You can’t talk about Sara Watkins without dropping some big names. The former Nickel Creek member produced her first, self-titled 2009 album with Led Zeppelin’s John Paul Jones. She’s spent the years between now and then as a touring fiddler and backing singer for the Decemberists, as performer and occasional guest host for “Prairie Home Companion” and continuing the foundations of the Watkins Family Hour at L.A. mainstay Largo with her brother and Nickel Creek cohort Sean.
Little by little, Animal Collective is making new noise.
Passion Pit's return is marked with their own "immigrant song."
The energetic first single "Take a Walk" from new album "Gossamer" is memorable in its jangly, repetitive chorus, but it's more marked after repeat listens for its lyrics. Michael Angelakos reports in on the recession in America, singing from the perspective of a foreigner who has moved to the U.S., tried to make a living for himself, and then a wife, and then a whole family. It addresses what happens when bad investments tank his pensions. It's actually pretty sad.
Gone are the ballerinas of "Runaway." Kanye West has recruited a different dancer crew for "Lost in the World."
After 18 months on the market, "My Beautiful Dark Twisted Fantasy" has finally yielded another music video. "Lost" -- which features vocals from Bon Iver's Justin Vernon and a sample from the late, great Gil Scott-Heron -- is shot in all black and white, with nary a shot of Ye's full face. We do get an eyeful, however, of tortured and slick mirrors and skylines, with a well-placed dancer depicting the heaven and hell in which the rapper wallows.
This Ruth Hogben-directed clip plays out more like a fashion video, though the only style for the ladies here is an XL beefy tee. That makes sense, though. It's a gorgeous way to sell the song.
West has been in headlines lately for the relaunch of his G.O.O.D. music initiatives, including a new song "Mercy" with his cohorts and a controversial remix of Chief Keef's "I Don't Like."
Growing up in suburban Kansas, I didn't know anybody who didn't own a Beastie Boys album.
Today, in consideration of the passing of Adam "MCA" Yauch, a lot of fans are saying the same things, with the same opening statement: "Growing up in..." "Living in..." "Moving to..."
It didn't matter where you lived. The Beastie Boys trailblazed everywhere. They made hip-hop safe for listeners from all walks, and it wasn't just because they were white, or that "Brass Monkey" was mercilessly catchy. They blended punk and hard rock in hip-hop early times, with a name sounded like a joke (and it was a joke). They were funny as hell.
It was unsafe too.
Tenacious D have unleashed the dragons in their music video for "Rize of the Fenix," and they don't care if you can see their green screens.
The single is from the album of the same name, due May 15.
While their first video in promoting "Fenix" featured a huge crop of A-list celebrities, this one prominently highlights a guitar you wouldn't be able to take through airline security. It also brings to mind: have you ever seen Jack White, Kyle Gass and Tim & Eric in the same room at the same time?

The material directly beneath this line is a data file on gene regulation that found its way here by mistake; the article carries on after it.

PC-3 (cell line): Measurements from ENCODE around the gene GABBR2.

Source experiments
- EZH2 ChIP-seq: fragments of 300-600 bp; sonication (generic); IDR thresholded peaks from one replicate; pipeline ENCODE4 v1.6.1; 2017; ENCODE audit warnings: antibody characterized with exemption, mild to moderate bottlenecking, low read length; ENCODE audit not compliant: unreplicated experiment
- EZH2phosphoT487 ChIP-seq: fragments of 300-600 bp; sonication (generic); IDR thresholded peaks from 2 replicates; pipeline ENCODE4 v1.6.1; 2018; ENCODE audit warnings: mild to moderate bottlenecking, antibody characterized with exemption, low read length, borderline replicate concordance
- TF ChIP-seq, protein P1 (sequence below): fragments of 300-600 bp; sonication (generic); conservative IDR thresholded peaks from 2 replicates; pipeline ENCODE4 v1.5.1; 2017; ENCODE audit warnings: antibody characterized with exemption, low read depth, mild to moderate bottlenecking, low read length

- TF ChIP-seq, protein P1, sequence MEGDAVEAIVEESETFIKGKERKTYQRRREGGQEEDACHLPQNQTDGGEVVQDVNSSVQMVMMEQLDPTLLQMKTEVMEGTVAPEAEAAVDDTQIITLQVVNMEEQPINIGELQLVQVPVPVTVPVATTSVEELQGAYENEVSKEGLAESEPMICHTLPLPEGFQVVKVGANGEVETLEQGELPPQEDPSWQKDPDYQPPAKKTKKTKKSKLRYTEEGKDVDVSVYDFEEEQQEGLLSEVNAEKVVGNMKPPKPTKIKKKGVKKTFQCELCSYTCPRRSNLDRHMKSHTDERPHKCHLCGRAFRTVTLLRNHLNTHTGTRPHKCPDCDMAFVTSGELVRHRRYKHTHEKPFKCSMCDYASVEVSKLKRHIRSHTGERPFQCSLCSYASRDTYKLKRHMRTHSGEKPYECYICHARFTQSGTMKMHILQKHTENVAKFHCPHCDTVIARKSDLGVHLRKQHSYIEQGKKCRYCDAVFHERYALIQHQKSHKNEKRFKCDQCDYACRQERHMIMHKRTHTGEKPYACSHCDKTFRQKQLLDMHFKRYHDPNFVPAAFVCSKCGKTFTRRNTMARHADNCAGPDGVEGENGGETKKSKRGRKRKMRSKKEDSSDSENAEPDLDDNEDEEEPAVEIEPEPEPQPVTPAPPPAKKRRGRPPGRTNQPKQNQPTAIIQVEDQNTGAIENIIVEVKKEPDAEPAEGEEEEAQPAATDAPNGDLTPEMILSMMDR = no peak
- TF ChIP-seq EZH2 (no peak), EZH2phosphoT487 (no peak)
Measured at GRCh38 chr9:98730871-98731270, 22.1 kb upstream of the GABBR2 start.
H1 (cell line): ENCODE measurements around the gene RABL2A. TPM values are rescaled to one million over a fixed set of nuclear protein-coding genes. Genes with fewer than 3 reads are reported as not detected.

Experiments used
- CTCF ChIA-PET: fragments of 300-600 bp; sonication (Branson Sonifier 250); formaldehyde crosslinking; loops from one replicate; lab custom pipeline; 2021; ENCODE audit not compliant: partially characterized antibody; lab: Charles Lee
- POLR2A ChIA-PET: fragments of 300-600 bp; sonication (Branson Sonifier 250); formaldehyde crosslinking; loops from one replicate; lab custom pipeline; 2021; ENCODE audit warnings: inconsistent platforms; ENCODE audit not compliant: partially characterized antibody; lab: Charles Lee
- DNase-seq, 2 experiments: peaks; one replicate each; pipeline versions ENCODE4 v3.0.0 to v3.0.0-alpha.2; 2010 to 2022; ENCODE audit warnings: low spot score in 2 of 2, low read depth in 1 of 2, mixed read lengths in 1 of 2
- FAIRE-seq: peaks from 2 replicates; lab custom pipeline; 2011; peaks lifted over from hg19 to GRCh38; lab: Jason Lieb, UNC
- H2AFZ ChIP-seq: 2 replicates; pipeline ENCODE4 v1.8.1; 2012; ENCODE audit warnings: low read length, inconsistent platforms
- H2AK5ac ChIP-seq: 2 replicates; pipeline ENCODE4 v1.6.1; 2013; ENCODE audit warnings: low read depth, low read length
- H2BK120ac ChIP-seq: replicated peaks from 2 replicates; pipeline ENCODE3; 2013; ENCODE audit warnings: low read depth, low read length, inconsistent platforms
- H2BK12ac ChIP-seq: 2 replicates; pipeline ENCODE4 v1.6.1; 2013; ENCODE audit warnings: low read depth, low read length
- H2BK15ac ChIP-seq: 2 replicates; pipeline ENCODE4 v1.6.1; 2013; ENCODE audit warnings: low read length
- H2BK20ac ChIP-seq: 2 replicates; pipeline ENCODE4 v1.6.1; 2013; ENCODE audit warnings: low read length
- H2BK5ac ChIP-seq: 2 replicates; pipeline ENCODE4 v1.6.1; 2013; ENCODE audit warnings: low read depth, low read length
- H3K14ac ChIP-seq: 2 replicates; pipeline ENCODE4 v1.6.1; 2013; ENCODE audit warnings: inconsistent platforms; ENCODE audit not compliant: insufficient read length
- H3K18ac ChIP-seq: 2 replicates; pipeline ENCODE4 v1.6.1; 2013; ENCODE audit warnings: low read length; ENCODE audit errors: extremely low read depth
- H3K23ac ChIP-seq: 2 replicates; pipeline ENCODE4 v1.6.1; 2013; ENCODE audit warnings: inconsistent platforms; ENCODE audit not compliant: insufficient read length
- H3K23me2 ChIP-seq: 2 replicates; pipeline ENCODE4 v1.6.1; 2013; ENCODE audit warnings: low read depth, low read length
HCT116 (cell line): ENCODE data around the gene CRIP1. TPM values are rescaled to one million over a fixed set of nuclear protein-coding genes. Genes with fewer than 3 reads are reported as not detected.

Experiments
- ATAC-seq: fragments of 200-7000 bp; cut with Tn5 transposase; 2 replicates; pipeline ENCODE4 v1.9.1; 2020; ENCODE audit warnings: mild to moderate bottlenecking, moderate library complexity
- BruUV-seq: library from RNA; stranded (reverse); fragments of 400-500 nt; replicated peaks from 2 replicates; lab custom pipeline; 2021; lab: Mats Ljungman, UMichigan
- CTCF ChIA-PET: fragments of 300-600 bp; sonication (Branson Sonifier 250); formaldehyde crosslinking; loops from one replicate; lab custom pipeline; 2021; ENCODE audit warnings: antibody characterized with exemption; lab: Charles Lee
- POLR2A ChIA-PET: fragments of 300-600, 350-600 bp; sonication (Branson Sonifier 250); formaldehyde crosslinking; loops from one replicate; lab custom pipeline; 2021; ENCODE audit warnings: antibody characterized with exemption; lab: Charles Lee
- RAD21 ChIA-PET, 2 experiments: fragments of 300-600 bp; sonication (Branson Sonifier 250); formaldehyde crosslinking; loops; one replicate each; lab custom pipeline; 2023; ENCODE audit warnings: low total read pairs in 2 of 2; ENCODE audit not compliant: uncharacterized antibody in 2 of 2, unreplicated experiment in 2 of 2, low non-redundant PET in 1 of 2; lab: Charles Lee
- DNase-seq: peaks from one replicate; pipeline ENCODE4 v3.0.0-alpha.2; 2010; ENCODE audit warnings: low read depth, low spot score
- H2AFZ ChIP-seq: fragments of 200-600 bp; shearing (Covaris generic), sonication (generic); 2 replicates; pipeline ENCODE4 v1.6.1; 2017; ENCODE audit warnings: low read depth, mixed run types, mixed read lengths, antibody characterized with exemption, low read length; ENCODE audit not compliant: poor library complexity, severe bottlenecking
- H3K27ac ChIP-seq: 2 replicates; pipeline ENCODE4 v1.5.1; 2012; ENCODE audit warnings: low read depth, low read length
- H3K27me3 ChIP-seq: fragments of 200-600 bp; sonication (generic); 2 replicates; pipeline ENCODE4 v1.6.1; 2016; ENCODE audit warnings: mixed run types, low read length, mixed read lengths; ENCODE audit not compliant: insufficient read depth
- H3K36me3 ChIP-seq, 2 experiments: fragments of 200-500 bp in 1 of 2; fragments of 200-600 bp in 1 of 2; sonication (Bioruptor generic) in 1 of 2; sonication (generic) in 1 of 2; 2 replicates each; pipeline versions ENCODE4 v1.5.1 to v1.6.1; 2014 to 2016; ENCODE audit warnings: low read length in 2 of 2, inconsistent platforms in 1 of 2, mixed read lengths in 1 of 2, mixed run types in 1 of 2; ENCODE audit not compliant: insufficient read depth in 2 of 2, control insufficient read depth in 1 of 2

Tegan Quin’s mind is on Bruce Springsteen and Katy Perry.
Santigold’s second set “Master of My Make-Believe” is varied, entertaining, produced well and feels firm, very final. The artist herself is unfortunately still lumped into this gob of musicians that began making their mark about six years ago, known for their vaguely or overtly “ethnic sounds,” from M.I.A. and her frequent collaborator Diplo, to the African beats of Yeasayer to dub- and Middle Eastern-borrowing Gwen Stefani.
"Academy Award nominated rock group Soundgarden." Is it possible?
The resurrected rock troupe has released the music video for "Live to Rise," their somewhat boring contribution to "The Avengers" soundtrack. The clip features the usual bevy of scenes from the film and Chris Cornell's nice, clean curly locks.
I was able to check out the blockbuster film earlier this week, and the song is the first to play over the end credits, a position that can qualify the band for an Oscar for best original song -- so long as the track is "original and specifically written for a motion picture. There must be a clearly audible, intelligible, substantive rendition (not necessarily visually presented) of both lyrics and melody."
In an interview with the L.A. Times, frontman Cornell made it clear that this collaboration with the filmmakers was a specific "tie-in," and that it should be regarded as a thing very separate from what a Soundgarden album will sound like.
So maybe the band is already planning their Oscars ceremony "look." I suggest black, or a leather red-white-and-blue superhero suit.
Kanye West, Pusha T, Big Sean and Jadakiss all showed up for a G.O.O.D. Music's remix of Chicago rapper Chief Keef's "I Don't Like," but not everybody likes it.
The 16-year-old's track has additional verses and a new melody line over the beat, which the song's original producer Young Chop takes issue with.
"I’m mad as f*ck, for the simple fact that they did not ask me to change up sh*t in my beat. How the f*ck did they add another melody over the instrumental?" he told radio host DJ Moon Dog this week. "These motherf*ckers is playing me and I don’t give two f*cks, I will sue the shit out of Kanye West… I made a f*cking sound, so you supposed to stay with my f*cking sound. The beat is fucking hard by itself. That shit don’t sound the same, it don’t got the same feel."
So he'd agree with Yeezy's line, ""They steal your whole sound, that's a soundbite"?